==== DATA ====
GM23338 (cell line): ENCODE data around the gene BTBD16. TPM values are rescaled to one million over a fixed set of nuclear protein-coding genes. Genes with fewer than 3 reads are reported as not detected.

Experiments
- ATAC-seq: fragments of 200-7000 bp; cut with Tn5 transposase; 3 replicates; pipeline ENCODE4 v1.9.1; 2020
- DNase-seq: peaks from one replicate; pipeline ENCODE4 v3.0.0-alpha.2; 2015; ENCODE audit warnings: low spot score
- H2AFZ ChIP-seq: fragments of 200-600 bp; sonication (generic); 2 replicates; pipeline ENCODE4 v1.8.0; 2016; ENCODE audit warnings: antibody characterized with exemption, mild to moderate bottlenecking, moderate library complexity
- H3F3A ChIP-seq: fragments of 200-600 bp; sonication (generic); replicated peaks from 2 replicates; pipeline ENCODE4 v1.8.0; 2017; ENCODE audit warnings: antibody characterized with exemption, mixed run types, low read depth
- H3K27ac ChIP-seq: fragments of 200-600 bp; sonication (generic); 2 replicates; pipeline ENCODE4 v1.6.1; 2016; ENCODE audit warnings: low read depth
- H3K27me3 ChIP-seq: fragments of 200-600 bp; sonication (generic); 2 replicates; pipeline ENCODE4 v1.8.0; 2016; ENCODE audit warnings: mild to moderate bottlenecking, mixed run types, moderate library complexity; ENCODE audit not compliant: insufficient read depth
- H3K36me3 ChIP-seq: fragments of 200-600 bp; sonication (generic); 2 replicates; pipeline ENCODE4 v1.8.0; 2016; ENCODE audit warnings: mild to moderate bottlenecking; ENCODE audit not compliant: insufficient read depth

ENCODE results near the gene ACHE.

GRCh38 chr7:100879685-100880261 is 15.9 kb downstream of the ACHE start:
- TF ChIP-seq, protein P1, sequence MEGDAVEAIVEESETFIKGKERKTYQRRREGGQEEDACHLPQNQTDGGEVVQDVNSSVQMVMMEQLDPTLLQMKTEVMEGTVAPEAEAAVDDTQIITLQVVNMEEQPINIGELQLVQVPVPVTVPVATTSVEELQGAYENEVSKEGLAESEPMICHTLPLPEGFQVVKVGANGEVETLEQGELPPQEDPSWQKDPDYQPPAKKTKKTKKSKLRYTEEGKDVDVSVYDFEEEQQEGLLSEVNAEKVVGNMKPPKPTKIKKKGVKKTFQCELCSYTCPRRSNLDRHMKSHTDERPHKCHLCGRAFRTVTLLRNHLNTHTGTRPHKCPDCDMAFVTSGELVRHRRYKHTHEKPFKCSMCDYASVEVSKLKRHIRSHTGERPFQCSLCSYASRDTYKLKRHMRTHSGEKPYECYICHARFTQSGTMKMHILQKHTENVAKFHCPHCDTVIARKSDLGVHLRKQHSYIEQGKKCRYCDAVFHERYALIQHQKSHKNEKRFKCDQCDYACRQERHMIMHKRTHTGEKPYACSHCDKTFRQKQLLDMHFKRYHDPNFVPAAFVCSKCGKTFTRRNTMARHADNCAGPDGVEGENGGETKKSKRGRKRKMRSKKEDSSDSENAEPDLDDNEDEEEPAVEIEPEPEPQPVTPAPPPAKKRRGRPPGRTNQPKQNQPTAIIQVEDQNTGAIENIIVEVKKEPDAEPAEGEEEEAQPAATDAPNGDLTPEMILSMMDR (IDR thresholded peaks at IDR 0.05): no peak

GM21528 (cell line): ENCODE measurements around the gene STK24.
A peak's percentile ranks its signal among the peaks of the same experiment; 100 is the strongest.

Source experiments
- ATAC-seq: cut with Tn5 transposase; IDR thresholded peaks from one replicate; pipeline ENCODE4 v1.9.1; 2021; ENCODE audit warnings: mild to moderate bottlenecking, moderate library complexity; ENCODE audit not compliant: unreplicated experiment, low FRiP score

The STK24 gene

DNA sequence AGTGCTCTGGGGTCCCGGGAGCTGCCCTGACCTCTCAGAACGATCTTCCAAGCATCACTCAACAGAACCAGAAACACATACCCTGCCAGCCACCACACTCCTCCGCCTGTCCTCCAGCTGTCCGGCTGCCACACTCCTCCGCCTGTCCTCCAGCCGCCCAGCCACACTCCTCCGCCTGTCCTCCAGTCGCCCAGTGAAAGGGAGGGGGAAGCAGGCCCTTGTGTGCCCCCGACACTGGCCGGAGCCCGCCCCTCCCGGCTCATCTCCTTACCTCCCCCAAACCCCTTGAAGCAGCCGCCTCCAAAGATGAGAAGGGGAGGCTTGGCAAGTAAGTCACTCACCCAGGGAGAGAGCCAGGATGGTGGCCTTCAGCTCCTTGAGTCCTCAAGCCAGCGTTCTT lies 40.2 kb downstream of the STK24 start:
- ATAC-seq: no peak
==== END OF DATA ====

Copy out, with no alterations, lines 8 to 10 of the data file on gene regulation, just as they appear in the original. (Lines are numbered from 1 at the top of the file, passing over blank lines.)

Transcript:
- H3K27me3 ChIP-seq: fragments of 200-600 bp; sonication (generic); 2 replicates; pipeline ENCODE4 v1.8.0; 2016; ENCODE audit warnings: mild to moderate bottlenecking, mixed run types, moderate library complexity; ENCODE audit not compliant: insufficient read depth
- H3K36me3 ChIP-seq: fragments of 200-600 bp; sonication (generic); 2 replicates; pipeline ENCODE4 v1.8.0; 2016; ENCODE audit warnings: mild to moderate bottlenecking; ENCODE audit not compliant: insufficient read depth

ENCODE results near the gene ACHE.